When I was a lad, fresh out of the university with a degree in English and Philosophy and no actual career prospects, I worked as a produce clerk for a small off-chain produce and cheese shop. They had daily garbage pickup on weekdays, but nothing on the weekends, which were some of the busiest days of the week. As a result, on Sunday afternoons, the dumpster started to fail boundary analysis, at which time the store manager would order a clerk or two to climb up onto the pile and jump up and down to compact it so we could dump the last few cans of refuse into it. Come to think of it, I’ve seen the same philosophy applied to hardware resource management.
So as I stood and watched the younger kids jumping in the dumpster, I decided that if I was ever ordered to climb into the dumpster, I would drop my apron in the alley and never come back.
Want to know what would make me leave QA? Needing an implant of some sort to do my job:
PayPal is working on a new generation of embeddable, injectable and ingestible devices that could replace passwords as a means of identification.
Jonathan LeBlanc, PayPal’s global head of developer evangelism, claims that these devices could include brain implants, wafer-thin silicon chips that can be embedded into the skin, and ingestible devices with batteries that are powered by stomach acid.
These devices would allow “natural body identification,” by monitoring internal body functions like heartbeat, glucose levels and vein recognition, Mr LeBlanc told the Wall Street Journal.
Over time they would come to replace passwords and even more advanced methods of identification, like fingerprint scanning and location verification, which he says are not always reliable.
I’d rather not be personally, bodily on the Internet of Things unless there’s a compelling medical reason for it, and even then I’m going to ask my doctor to examine all the steampunk options first.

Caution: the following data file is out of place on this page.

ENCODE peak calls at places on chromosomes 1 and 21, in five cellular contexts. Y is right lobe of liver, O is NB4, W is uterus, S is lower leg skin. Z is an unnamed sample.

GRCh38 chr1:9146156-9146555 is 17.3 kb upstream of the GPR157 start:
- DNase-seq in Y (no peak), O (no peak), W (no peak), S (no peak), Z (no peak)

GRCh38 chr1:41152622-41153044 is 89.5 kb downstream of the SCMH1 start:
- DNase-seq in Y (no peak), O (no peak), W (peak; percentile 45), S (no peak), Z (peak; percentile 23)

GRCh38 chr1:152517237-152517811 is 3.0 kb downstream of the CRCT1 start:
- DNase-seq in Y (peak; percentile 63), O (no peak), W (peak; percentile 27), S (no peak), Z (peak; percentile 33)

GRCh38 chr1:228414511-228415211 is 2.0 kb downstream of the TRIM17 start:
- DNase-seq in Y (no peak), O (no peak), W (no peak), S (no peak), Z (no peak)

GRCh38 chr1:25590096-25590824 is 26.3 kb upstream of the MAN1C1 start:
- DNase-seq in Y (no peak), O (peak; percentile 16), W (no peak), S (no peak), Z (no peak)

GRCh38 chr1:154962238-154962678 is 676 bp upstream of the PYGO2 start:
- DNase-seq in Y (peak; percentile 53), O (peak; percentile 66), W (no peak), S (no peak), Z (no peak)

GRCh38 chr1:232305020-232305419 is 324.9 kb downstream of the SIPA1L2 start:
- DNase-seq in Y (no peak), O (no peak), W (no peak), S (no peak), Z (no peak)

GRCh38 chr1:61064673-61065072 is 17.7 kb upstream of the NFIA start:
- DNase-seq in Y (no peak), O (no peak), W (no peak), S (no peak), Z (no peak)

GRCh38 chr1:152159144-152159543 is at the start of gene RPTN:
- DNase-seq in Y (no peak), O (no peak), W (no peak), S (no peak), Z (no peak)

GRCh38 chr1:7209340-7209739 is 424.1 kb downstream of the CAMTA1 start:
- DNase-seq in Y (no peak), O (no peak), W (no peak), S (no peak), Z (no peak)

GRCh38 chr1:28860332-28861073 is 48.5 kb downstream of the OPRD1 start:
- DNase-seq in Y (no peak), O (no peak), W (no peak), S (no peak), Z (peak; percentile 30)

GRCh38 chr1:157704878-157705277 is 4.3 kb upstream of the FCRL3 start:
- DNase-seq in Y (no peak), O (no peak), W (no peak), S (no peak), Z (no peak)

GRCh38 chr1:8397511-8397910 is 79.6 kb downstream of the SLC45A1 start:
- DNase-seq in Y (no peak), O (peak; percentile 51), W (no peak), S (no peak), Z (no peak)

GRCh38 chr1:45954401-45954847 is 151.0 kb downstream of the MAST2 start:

Google modifies the structure of URLs on mobile
This week Google made a change to the URL structure that is displayed normally from a mobile search, explaining that “well-structured URLs offer users a quick hint about the page topic and how the page fits within the website”. The algorithms were updated starting in the USin an effort to display names that would better reflect the page. This will structure the results using a breadcrumbs-like format, and use the “real-world name of the site” instead of the domain name. I checked search results on my mobile, but the change had not appeared to be made yet. Here is an example search Google used:
To complement the launch, Google also announced support for schema.org, a site that provides a collection of schemas that webmasters can use to markup HTML pages in ways recognized by major search engines. This intends to help webmasters signal both the website name that should be used instead of the domain name, as well as the URL structure as breadcrumbs.
The announcement garnered mixed reactions. While some people are calling the change helpful, arguing that the change encourages better site organization, others argue that by not displaying the actual URL, users no longer could easily verify the true identity of a site. What do you think about this interesting development?
Google adds mobile-friendliness as a part of their ranking algorithm
Tomorrow marks the official launch of Google’s new ranking algorithm, which will add mobile-friendliness as a ranking signal. Although Google held a live Q&A hangout a month ago, it was somewhat unclear whether or not the changes could be seen before the official launch date on April 21st.
So how do you know if your page is mobile friendly? The easiest way to check if a page on your site passes is by typing in the URL here.
- pages automatically sizing content to the screen
- avoiding software that is uncommon on mobile devices
- containing readable text without zooming
- and placing links far enough apart to be selected easily
A few easy ways to see what your site looks like on an array of different devices, and to start making your site mobile-friendly, can be found in our responsive web design blog post.
Additional algorithm details to note include:
- There are no degrees of mobile-friendliness; your page is either mobile-friendly or it isn’t. Google added that it will be the same with desktop search, and is not isolated to mobile searches.